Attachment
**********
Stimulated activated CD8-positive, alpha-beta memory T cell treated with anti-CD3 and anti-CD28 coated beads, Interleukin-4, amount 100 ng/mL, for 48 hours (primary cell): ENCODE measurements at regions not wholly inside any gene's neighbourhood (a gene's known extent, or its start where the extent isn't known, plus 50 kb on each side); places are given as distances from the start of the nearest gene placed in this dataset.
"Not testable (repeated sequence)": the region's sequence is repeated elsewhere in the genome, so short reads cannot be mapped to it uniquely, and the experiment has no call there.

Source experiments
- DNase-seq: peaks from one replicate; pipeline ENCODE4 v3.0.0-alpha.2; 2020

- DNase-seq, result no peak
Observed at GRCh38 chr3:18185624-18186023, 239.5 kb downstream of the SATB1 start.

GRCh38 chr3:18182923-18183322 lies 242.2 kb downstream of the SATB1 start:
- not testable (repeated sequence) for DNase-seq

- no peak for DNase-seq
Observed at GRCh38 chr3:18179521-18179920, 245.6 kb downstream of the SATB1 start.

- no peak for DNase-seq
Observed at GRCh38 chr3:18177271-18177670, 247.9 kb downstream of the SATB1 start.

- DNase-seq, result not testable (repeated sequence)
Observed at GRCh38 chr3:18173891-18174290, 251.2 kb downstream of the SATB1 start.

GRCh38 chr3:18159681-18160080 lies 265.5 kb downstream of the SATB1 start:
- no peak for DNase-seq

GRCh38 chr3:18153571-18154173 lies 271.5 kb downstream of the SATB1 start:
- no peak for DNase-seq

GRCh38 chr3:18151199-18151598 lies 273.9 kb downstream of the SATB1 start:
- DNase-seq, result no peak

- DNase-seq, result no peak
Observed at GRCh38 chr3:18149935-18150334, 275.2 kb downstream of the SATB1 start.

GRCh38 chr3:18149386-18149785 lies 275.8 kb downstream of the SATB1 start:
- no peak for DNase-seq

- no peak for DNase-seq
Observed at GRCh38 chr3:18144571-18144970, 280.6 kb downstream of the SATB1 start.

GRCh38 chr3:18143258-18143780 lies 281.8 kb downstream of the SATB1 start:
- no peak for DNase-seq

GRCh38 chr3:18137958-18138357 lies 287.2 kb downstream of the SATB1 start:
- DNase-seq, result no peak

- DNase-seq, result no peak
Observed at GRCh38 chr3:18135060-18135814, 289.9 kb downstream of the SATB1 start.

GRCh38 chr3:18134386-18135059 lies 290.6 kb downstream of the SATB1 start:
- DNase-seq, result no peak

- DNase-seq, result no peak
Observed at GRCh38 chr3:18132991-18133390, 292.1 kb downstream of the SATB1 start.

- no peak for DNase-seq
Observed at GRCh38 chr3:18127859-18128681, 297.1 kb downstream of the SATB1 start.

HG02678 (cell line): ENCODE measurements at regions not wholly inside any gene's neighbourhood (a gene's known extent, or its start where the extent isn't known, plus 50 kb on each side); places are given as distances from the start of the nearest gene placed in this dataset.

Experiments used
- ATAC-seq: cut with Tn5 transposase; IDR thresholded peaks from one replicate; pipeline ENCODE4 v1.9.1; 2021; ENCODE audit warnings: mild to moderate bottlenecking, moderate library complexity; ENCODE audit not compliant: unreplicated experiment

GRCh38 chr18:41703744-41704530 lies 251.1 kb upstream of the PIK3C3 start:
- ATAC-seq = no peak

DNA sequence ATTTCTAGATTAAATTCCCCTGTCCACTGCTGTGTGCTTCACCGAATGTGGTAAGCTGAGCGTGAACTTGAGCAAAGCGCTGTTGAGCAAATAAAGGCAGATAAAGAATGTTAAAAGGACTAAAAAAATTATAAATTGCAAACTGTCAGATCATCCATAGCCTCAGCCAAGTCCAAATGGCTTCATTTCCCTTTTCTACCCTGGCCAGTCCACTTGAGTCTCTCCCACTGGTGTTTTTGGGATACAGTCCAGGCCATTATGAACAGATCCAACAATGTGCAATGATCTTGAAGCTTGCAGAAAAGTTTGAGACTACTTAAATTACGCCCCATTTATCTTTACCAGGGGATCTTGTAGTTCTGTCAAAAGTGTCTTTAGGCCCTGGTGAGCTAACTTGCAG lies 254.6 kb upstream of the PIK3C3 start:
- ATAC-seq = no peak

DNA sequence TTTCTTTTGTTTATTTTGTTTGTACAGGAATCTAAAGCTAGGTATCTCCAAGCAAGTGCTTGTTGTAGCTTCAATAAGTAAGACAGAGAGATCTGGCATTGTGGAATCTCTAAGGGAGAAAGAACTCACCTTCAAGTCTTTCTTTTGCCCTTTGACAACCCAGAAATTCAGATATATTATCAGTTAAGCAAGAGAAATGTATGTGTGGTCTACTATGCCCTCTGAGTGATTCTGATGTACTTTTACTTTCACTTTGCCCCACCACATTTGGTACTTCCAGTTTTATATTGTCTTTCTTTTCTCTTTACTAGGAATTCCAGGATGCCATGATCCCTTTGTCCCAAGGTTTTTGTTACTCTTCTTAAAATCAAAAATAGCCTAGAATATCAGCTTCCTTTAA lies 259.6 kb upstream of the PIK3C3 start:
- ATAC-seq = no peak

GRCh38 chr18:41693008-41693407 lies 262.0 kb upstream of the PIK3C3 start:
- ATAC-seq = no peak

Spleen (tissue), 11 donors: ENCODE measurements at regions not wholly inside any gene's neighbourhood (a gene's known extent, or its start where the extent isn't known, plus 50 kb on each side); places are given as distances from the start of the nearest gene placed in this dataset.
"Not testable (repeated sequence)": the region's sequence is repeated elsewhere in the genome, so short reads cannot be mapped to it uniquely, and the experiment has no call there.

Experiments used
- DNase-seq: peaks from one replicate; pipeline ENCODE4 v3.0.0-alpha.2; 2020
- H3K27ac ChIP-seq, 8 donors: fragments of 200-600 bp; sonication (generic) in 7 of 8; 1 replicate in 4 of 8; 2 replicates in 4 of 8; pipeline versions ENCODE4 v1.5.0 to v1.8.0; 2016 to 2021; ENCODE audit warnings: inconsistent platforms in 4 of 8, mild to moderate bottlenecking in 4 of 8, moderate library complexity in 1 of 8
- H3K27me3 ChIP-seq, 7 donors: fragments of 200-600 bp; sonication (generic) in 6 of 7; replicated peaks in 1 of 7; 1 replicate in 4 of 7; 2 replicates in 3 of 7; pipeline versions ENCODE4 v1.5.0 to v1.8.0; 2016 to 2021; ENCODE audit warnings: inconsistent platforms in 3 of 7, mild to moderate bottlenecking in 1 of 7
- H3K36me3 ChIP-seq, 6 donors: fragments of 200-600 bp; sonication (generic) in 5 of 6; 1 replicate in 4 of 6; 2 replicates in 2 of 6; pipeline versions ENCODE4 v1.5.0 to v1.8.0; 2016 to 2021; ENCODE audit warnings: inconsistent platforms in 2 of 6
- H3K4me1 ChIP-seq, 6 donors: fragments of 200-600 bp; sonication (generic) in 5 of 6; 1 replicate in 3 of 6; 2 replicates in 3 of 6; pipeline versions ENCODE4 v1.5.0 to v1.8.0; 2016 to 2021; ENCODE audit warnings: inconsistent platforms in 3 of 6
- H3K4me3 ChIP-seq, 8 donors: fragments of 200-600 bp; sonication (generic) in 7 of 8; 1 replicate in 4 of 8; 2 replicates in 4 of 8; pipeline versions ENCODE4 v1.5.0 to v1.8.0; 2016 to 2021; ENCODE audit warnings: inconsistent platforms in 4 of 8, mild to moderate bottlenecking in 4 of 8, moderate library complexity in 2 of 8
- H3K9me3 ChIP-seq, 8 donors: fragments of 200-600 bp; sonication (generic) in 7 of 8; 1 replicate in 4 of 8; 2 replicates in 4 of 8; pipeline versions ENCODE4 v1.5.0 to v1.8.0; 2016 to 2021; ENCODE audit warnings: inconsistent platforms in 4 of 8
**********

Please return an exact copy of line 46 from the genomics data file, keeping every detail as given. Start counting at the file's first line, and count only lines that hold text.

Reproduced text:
DNA sequence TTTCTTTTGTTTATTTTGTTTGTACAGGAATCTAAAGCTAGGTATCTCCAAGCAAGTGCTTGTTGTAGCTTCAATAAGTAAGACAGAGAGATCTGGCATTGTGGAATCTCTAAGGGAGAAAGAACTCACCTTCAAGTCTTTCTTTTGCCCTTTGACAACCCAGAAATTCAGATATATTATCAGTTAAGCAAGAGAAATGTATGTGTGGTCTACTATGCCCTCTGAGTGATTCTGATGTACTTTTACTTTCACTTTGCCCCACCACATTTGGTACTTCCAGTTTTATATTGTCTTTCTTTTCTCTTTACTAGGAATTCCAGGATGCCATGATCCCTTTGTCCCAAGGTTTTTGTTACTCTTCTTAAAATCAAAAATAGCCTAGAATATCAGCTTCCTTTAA lies 259.6 kb upstream of the PIK3C3 start: